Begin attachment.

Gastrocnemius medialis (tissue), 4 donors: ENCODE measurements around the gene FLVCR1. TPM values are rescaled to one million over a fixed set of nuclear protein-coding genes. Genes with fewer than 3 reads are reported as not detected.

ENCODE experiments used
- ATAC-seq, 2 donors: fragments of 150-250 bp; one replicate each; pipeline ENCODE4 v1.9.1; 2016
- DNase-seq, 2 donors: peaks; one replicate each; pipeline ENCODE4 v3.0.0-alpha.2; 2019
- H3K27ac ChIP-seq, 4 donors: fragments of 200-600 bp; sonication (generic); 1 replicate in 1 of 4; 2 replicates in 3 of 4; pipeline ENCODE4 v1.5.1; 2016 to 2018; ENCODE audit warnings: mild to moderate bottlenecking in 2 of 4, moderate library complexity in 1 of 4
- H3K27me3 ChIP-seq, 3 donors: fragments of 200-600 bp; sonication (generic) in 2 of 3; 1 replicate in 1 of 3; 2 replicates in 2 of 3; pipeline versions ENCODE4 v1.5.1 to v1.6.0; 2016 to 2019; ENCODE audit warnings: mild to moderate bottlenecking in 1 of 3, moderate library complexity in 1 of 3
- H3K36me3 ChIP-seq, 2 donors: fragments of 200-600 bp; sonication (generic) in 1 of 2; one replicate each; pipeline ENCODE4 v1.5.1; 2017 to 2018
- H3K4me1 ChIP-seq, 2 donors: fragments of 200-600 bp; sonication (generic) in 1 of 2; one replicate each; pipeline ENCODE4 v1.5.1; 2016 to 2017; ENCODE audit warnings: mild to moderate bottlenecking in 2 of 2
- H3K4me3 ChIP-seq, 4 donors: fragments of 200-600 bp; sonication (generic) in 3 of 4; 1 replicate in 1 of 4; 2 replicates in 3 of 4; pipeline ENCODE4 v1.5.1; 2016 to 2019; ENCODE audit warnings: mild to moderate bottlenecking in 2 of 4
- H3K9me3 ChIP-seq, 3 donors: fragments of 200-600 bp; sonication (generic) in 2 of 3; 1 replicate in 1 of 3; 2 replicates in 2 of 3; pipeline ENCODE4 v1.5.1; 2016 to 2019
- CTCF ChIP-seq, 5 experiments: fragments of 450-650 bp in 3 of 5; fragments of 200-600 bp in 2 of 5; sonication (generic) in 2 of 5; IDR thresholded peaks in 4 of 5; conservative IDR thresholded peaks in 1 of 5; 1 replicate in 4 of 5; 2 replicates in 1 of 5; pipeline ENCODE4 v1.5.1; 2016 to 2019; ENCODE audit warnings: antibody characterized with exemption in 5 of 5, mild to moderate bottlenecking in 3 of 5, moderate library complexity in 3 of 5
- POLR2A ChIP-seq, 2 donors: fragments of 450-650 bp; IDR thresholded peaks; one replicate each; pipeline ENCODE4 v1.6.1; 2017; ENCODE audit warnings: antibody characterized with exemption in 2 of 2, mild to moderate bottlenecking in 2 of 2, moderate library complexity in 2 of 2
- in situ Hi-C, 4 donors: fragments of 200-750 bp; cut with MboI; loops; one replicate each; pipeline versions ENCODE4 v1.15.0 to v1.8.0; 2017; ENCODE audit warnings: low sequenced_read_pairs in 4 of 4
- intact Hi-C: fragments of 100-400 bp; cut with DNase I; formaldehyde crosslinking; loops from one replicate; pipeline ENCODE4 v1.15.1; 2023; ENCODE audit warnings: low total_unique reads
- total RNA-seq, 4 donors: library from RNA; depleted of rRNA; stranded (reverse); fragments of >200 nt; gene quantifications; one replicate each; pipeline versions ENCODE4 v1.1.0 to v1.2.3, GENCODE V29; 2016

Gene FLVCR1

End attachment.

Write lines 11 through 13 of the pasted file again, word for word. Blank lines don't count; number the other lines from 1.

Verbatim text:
- CTCF ChIP-seq, 5 experiments: fragments of 450-650 bp in 3 of 5; fragments of 200-600 bp in 2 of 5; sonication (generic) in 2 of 5; IDR thresholded peaks in 4 of 5; conservative IDR thresholded peaks in 1 of 5; 1 replicate in 4 of 5; 2 replicates in 1 of 5; pipeline ENCODE4 v1.5.1; 2016 to 2019; ENCODE audit warnings: antibody characterized with exemption in 5 of 5, mild to moderate bottlenecking in 3 of 5, moderate library complexity in 3 of 5
- POLR2A ChIP-seq, 2 donors: fragments of 450-650 bp; IDR thresholded peaks; one replicate each; pipeline ENCODE4 v1.6.1; 2017; ENCODE audit warnings: antibody characterized with exemption in 2 of 2, mild to moderate bottlenecking in 2 of 2, moderate library complexity in 2 of 2
- in situ Hi-C, 4 donors: fragments of 200-750 bp; cut with MboI; loops; one replicate each; pipeline versions ENCODE4 v1.15.0 to v1.8.0; 2017; ENCODE audit warnings: low sequenced_read_pairs in 4 of 4